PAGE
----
Evidence-Based Reviews

Comorbid bipolar disorder and substance abuse: Evidence-based options

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Quetiapine may be effective for treating BD patients with comorbid cocaine dependence. In an open-label study, 12 weeks of quetiapine augmentation in 17 cocaine-dependent BD patients was associated with decreased cocaine craving and improvement in depressive symptoms.22 In another open-label study, 80 BD patients with comorbid cocaine or amphetamine dependence were randomly assigned to receive quetiapine or risperidone as adjunctive therapy or monotherapy for 20 weeks.23 Both groups showed significantly decreased drug use and drug craving and improved mood. This study suggests that risperidone also may be an option for BD patients with comorbid cocaine or stimulant dependence.

A 20-week, open-label study of 20 BD-SUD patients found that switching patients from their previous antipsychotic to aripiprazole resulted in less cocaine craving, less alcohol craving, and less money spent on alcohol.24

Olanzapine has not been systematically studied in BD-SUD patients. Some case reports suggest that olanzapine may decrease cocaine craving and use in patients with schizoaffective disorder (bipolar type) and alcohol craving and use in BD patients with comorbid alcohol dependence.25

Table 3

Evidence of efficacy for antipsychotics for BD patients with SUDs

StudyInterventionDesignSubstance use disorderResults
Martinotti et al,* 200820QuetiapineOpen labelAlcohol dependenceDecreased alcohol consumption and alcohol craving
Brown et al, 200821Quetiapine vs placeboDouble-blind, placebo-controlledAlcohol dependenceNo difference between quetiapine and placebo in decreasing alcohol use and alcohol craving
Brown et al, 200222QuetiapineOpen labelCocaine dependenceDecreased cocaine use and cocaine craving
Nejtek et al, 200823Risperidone vs quetiapineOpen labelCocaine dependence and amphetamine dependenceDecreased drug use and drug craving
Brown et al, 200524AripiprazoleOpen labelAlcohol and cocaine dependenceDecreased alcohol and cocaine craving and money spent on alcohol
*Sample included, but was not limited to, patients with BD
BD: bipolar disorder; SUDs: substance use disorders

SUD medications. Little evidence guides using medications indicated for treating SUDs—such as naltrexone, acamprosate, and disulfiram—as treatment for BD patients (Table 4).26-29 In an open-label trial of 34 BD patients with alcohol dependence, naltrexone was well tolerated and associated with decreased alcohol craving and use and modest improvement in manic and depressive symptoms.26

In a double-blind, placebo-controlled study, 50 alcohol-dependent BD patients treated with standard mood-stabilizing therapy and cognitive-behavioral therapy were randomized to receive add-on naltrexone, 50 mg/d, or placebo.27 Patients receiving naltrexone showed decreased alcohol consumption, although no measures were statistically significant. Effect sizes of alcohol use decrease and alcohol craving were moderate to large compared with placebo, which suggests that naltrexone may be effective for treating alcoholism in these patients.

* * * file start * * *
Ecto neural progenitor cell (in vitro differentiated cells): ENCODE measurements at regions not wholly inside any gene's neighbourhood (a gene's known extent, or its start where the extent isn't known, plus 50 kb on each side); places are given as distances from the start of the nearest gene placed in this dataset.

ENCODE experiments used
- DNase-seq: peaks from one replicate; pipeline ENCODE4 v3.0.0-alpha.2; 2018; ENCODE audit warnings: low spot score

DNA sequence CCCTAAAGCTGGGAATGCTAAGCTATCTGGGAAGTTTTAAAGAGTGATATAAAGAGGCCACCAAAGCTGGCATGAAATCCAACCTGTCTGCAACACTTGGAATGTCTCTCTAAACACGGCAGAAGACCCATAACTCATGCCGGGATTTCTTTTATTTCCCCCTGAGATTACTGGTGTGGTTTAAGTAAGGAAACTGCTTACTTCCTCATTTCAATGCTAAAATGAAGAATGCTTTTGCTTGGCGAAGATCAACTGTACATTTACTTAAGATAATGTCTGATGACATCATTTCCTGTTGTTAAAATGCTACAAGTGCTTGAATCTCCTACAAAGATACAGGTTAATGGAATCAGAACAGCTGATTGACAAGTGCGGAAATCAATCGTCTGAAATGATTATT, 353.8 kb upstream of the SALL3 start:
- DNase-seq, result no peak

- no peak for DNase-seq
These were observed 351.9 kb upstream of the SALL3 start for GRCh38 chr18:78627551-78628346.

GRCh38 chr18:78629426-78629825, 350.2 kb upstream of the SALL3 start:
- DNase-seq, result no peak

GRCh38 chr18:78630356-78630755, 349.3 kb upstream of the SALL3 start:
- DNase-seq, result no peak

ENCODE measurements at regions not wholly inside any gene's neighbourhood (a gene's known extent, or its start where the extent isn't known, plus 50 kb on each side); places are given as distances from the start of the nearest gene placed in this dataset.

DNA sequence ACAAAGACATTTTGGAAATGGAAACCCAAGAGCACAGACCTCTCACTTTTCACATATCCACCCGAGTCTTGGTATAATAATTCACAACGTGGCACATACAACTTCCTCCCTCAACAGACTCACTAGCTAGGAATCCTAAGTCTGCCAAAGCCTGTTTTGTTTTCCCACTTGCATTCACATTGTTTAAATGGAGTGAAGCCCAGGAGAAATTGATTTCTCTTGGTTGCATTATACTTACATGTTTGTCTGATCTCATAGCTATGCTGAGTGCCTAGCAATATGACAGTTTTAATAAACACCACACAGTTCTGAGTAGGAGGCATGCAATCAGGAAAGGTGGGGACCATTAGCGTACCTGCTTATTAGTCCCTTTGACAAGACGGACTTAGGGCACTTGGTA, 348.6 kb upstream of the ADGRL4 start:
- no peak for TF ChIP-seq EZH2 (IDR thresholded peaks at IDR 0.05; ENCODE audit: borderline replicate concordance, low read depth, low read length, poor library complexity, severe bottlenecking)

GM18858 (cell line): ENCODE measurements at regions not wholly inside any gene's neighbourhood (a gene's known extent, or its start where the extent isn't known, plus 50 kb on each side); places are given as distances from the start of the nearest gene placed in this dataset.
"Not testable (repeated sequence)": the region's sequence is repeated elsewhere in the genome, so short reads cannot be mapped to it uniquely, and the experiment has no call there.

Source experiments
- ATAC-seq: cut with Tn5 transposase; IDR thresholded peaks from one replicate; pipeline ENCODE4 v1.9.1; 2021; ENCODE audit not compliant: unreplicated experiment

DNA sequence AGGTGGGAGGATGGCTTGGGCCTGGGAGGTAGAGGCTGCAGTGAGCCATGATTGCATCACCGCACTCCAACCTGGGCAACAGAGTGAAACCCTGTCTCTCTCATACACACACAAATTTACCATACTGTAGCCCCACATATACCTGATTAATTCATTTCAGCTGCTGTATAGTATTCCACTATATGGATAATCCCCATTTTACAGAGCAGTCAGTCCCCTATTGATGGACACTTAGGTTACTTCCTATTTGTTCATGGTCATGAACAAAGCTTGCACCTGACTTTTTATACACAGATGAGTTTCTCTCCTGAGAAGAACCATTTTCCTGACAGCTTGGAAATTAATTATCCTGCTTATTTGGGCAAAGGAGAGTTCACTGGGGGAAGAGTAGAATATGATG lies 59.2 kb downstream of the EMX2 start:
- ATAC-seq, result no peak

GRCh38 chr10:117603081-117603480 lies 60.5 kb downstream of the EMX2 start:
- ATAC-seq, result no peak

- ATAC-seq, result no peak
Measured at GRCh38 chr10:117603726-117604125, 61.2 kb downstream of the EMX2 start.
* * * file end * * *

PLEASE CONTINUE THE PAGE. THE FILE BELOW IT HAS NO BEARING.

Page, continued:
Two other studies evaluated naltrexone and disulfiram in patients with BD or other mood disorders.28,29 Naltrexone was well tolerated, caused no serious adverse side effects, and was significantly more effective than placebo in decreasing drinking rates and increasing the number of abstinent days.28,29 Disulfiram was as effective as naltrexone, but the combination of both offered no advantage over use of either drug separately.

There are reports of a new-onset manic episode associated with naltrexone use in a patient with opioid dependence, and a manic episode triggered by naltrexone in a patient with BD with comorbid alcohol dependence.30,31 At both low and high doses, disulfiram is associated with induction of psychotic mania in alcoholic patients without a personal or family history of BD.32,33

We found no studies that evaluated treating BD patients who abused other substances, such as cannabis or opiates. We recommend that BD patients with these substance use disorders should be referred to treatment modalities that are condition-specific, such as psychotherapy for cannabis use disorders or methadone or naltrexone treatment for opiate dependence. More severe cases of comorbid SUD probably would benefit from a referral to or consultation with a SUD specialist.

Table 4

Naltrexone and disulfiram for BD patients with alcohol dependence

StudyInterventionDesignSubstance use disorderResults
Brown et al, 200626NaltrexoneOpen labelAlcohol dependenceDecreased alcohol use and craving
Brown et al, 200927Naltrexone vs placeboDouble-blind, placebo-controlledAlcohol dependenceNonsignificant decrease in alcohol consumption
Petrakis et al, 200528 and 200729Naltrexone alone vs disulfiram alone vs naltrexone plus disulfiramDouble-blind, randomized, placebo-controlledAlcohol dependenceMore time in abstinence and decreased craving for both compounds
BD: bipolar disorder

Related Resource

  • Tolliver BK. Bipolar disorder and substance abuse: Overcome the challenges of ‘dual diagnosis’ patients. Current Psychiatry. 2010; 9(8): 32-38.

Drug Brand Names

  • Acamprosate • Campral
  • Aripiprazole • Abilify
  • Carbamazepine • Carbatrol, Equetro, others
  • Disulfiram • Antabuse
  • Divalproex sodium • Depakote,
  • Depakote ER Lamotrigine • Lamictal
  • Lithium • Eskalith, Lithobid
  • Methadone • Dolophine
  • Naltrexone • ReVia, Vivitrol
  • Quetiapine • Seroquel
  • Risperidone • Risperdal
  • Topiramate • Topamax
  • Valproate • Depacon


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